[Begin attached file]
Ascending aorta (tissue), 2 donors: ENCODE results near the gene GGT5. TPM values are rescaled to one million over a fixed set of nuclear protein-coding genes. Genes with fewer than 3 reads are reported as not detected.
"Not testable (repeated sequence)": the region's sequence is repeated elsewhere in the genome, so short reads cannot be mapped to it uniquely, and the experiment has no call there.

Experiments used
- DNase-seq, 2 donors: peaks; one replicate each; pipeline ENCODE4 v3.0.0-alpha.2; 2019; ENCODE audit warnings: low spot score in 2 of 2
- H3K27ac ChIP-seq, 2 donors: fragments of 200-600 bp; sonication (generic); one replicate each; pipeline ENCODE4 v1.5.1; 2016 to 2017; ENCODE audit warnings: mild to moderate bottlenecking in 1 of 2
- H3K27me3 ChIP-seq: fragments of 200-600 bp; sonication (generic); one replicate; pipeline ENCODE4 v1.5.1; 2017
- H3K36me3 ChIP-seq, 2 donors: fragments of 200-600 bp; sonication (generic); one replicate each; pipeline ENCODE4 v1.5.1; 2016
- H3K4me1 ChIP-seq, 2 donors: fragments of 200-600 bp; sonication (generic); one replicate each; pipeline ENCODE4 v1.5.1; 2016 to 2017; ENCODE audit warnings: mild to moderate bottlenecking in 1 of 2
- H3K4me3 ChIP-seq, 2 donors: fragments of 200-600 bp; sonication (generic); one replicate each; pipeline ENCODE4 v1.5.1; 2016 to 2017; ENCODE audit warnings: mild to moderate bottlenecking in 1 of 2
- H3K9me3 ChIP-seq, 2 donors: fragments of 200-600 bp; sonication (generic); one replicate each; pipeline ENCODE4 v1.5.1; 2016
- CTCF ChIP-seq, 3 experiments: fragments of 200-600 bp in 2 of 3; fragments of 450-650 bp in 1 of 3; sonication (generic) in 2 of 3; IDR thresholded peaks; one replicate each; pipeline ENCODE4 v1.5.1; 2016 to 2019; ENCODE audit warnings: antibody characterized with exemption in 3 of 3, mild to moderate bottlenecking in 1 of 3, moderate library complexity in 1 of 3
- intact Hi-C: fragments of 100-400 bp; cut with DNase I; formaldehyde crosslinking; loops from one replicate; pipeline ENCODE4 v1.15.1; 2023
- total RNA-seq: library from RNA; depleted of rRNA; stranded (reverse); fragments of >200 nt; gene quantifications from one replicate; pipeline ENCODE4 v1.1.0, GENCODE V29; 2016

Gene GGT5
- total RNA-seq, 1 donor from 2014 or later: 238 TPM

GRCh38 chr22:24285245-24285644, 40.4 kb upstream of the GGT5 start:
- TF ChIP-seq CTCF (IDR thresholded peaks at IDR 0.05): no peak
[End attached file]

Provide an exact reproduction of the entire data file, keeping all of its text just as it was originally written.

Ascending aorta (tissue), 2 donors: ENCODE results near the gene GGT5. TPM values are rescaled to one million over a fixed set of nuclear protein-coding genes. Genes with fewer than 3 reads are reported as not detected.
"Not testable (repeated sequence)": the region's sequence is repeated elsewhere in the genome, so short reads cannot be mapped to it uniquely, and the experiment has no call there.

Experiments used
- DNase-seq, 2 donors: peaks; one replicate each; pipeline ENCODE4 v3.0.0-alpha.2; 2019; ENCODE audit warnings: low spot score in 2 of 2
- H3K27ac ChIP-seq, 2 donors: fragments of 200-600 bp; sonication (generic); one replicate each; pipeline ENCODE4 v1.5.1; 2016 to 2017; ENCODE audit warnings: mild to moderate bottlenecking in 1 of 2
- H3K27me3 ChIP-seq: fragments of 200-600 bp; sonication (generic); one replicate; pipeline ENCODE4 v1.5.1; 2017
- H3K36me3 ChIP-seq, 2 donors: fragments of 200-600 bp; sonication (generic); one replicate each; pipeline ENCODE4 v1.5.1; 2016
- H3K4me1 ChIP-seq, 2 donors: fragments of 200-600 bp; sonication (generic); one replicate each; pipeline ENCODE4 v1.5.1; 2016 to 2017; ENCODE audit warnings: mild to moderate bottlenecking in 1 of 2
- H3K4me3 ChIP-seq, 2 donors: fragments of 200-600 bp; sonication (generic); one replicate each; pipeline ENCODE4 v1.5.1; 2016 to 2017; ENCODE audit warnings: mild to moderate bottlenecking in 1 of 2
- H3K9me3 ChIP-seq, 2 donors: fragments of 200-600 bp; sonication (generic); one replicate each; pipeline ENCODE4 v1.5.1; 2016
- CTCF ChIP-seq, 3 experiments: fragments of 200-600 bp in 2 of 3; fragments of 450-650 bp in 1 of 3; sonication (generic) in 2 of 3; IDR thresholded peaks; one replicate each; pipeline ENCODE4 v1.5.1; 2016 to 2019; ENCODE audit warnings: antibody characterized with exemption in 3 of 3, mild to moderate bottlenecking in 1 of 3, moderate library complexity in 1 of 3
- intact Hi-C: fragments of 100-400 bp; cut with DNase I; formaldehyde crosslinking; loops from one replicate; pipeline ENCODE4 v1.15.1; 2023
- total RNA-seq: library from RNA; depleted of rRNA; stranded (reverse); fragments of >200 nt; gene quantifications from one replicate; pipeline ENCODE4 v1.1.0, GENCODE V29; 2016

Gene GGT5
- total RNA-seq, 1 donor from 2014 or later: 238 TPM

GRCh38 chr22:24285245-24285644, 40.4 kb upstream of the GGT5 start:
- TF ChIP-seq CTCF (IDR thresholded peaks at IDR 0.05): no peak